From Halloween Robot to a Better Prosthetic Foot, This Young Engineer is Poised to Take Off

Mechanical Engineering doctorial candidate Katy Olesnavage at MIT in Cambridge, MA on 6/10/16. © Bryce Vickmark. All rights reserved. 617.448.6758
Mechanical Engineering doctorial candidate Katy Olesnavage at MIT in Cambridge, MA. Photo by Bryce Vickmark.

Katy Olesnavage can point to a variety of people in her young life who have influenced her: her parents, her teachers, her friends. But the people who changed her path completely – leading her to attend MIT, earn a $15,000 prize and get a job at SpaceX – are the ones who started a robotics program at her school.

Olesnavage joined that robotics team after a friend’s dad and a teacher worked together to launch it during her sophomore year. When she started working on robotics, it was as if a lightbulb went off in her head, telling her what her future will be.

“I was always interested in (robotics and mechanical engineering), but I didn’t know it was a career path,” Olesnavage said. “Once I was exposed to it, I knew I had found the exact right career choice.”

Olesnavage recently received the Lemelson-MIT Student Prize (in the “Cure it!” category)  in recognition of her hard work and dedication to her career and to serving others. The $15,000 prize comes as the result of a life spent building things, figuring out how they work and creating new ideas. As a result, Olesnavage is one of many young women who have a bright future in STEM-related fields – and she is working hard to share her story to ensure more female engineers, scientists, programmers and robotics experts find their way.

“There needs to be outreach to inspire other people to take this course,” Olesnavage said.

Her robotics career started in childhood, you could say. Her earliest creation was a robot Halloween costume that included an electric switch made from a paperclip and metal brads. When the robot flipped, it lit up transparency sheets reading “Trick or Treat” and “Thank You.” She also created a tissue-box hovercraft powered by a shop vacuum cleaner and a shoebox car driven by a motor repurposed from her ballerina Barbie doll’s twirling platform. Later, she made simple robots from LEGO sensor kits supplied by her father, a high school electronics teacher in the Detroit public schools.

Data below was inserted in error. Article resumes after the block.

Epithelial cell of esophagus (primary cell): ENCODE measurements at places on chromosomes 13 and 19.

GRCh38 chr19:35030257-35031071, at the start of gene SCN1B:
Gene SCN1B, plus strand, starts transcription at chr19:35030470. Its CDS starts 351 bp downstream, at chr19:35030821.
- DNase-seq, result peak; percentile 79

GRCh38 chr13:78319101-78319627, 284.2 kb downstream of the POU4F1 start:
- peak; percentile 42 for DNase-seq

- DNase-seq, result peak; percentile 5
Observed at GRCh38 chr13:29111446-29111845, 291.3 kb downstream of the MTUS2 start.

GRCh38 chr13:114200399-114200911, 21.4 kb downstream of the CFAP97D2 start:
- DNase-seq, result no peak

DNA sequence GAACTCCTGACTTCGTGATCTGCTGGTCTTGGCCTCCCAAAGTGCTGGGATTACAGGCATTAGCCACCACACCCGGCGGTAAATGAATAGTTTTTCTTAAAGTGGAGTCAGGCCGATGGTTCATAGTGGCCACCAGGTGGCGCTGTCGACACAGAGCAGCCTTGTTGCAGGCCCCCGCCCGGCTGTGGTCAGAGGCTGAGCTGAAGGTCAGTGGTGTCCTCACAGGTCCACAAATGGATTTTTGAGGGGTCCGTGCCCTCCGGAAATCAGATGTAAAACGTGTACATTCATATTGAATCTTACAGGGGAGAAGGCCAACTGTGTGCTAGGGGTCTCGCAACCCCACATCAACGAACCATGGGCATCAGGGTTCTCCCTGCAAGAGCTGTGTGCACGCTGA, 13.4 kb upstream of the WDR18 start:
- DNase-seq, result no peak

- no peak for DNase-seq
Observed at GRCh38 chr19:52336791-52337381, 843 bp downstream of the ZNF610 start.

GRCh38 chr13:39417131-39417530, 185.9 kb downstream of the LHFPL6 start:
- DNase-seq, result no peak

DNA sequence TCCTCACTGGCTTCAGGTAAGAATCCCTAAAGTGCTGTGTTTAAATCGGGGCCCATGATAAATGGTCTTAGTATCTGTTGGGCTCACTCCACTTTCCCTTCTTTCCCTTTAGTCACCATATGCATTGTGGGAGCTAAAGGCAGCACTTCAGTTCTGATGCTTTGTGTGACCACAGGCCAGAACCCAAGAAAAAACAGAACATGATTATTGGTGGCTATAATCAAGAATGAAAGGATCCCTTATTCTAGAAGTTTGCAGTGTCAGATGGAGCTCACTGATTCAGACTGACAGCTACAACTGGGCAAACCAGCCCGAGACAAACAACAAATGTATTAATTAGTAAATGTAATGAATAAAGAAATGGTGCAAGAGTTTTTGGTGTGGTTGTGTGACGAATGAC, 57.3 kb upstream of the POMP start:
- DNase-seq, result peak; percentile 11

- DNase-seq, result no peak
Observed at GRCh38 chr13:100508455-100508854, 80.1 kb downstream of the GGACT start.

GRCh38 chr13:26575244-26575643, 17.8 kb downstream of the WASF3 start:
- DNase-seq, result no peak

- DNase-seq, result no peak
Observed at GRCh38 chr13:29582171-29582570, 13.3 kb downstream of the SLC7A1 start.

From there, Olesnavage has been moving quickly toward her dreams. She always worked hard. For example, while she attended high school in Ferndale, she was teaching herself math from textbooks and taking college math and physics courses on the side. Through her perseverance and parental support, Olesnavage kept working on her hopes of getting into a great college. It also helped that she scored a perfect score on the Advanced Placement Calculus BC exam during her sophomore year.

Photo by Ben Miller

Katy received her bachelor’s and master’s degrees in mechanical engineering in 2012 and 2014 from the prestigious Massachusetts Institute of Technology, and she expects to receive her PhD in the same subject in September 2017. Her dissertation focused on a new design method for a low-cost, high-performance passive prosthetic foot that better replicates physiological gait kinematics, enabling persons with amputations to walk more naturally.

The prosthetic foot came about because of her own interest in robotics, engineering and her mother’s work as a physical therapist. These days, Olesnavage works with a company in India to produce high performance, mass-producible, low cost feet to help the 5 million people in India living with lower limb amputations. Her structural approach to designing prosthetic feet allows for customizing high performance prosthetic feet for a variety of factors including price point and activity level, much like the wide array of high performance running shoes available.

Her dissertation work was foundational to her selection as the recipient of the 2017 $15,000 Lemelson-MIT Student Prize in the “Cure it!” category.

“I’ve got to give kudos to MIT for its programs; I’m really grateful to receive this recognition,” Olesnavage said, helping her build her work on subjects she loves.

Thanks to the friends she made at MIT and other colleges, Olesnavage became aware of job opportunities in her field. Conversations with those friends during a visit led to an informal chat with SpaceX. Then she received a formal interview. Then she received a job offer. She will be starting there later this year, and she says she’s thrilled with the possibilities before her.

“If you had asked me before that if I thought I’d’ be working in the space industry, I don’t think I could have; it wasn’t on my mind. But what really struck me about SpaceX was visiting there – everyone there is so energetic and excited about their job. It’s infectious. Their teams are working together to accomplish really ambitious goals.”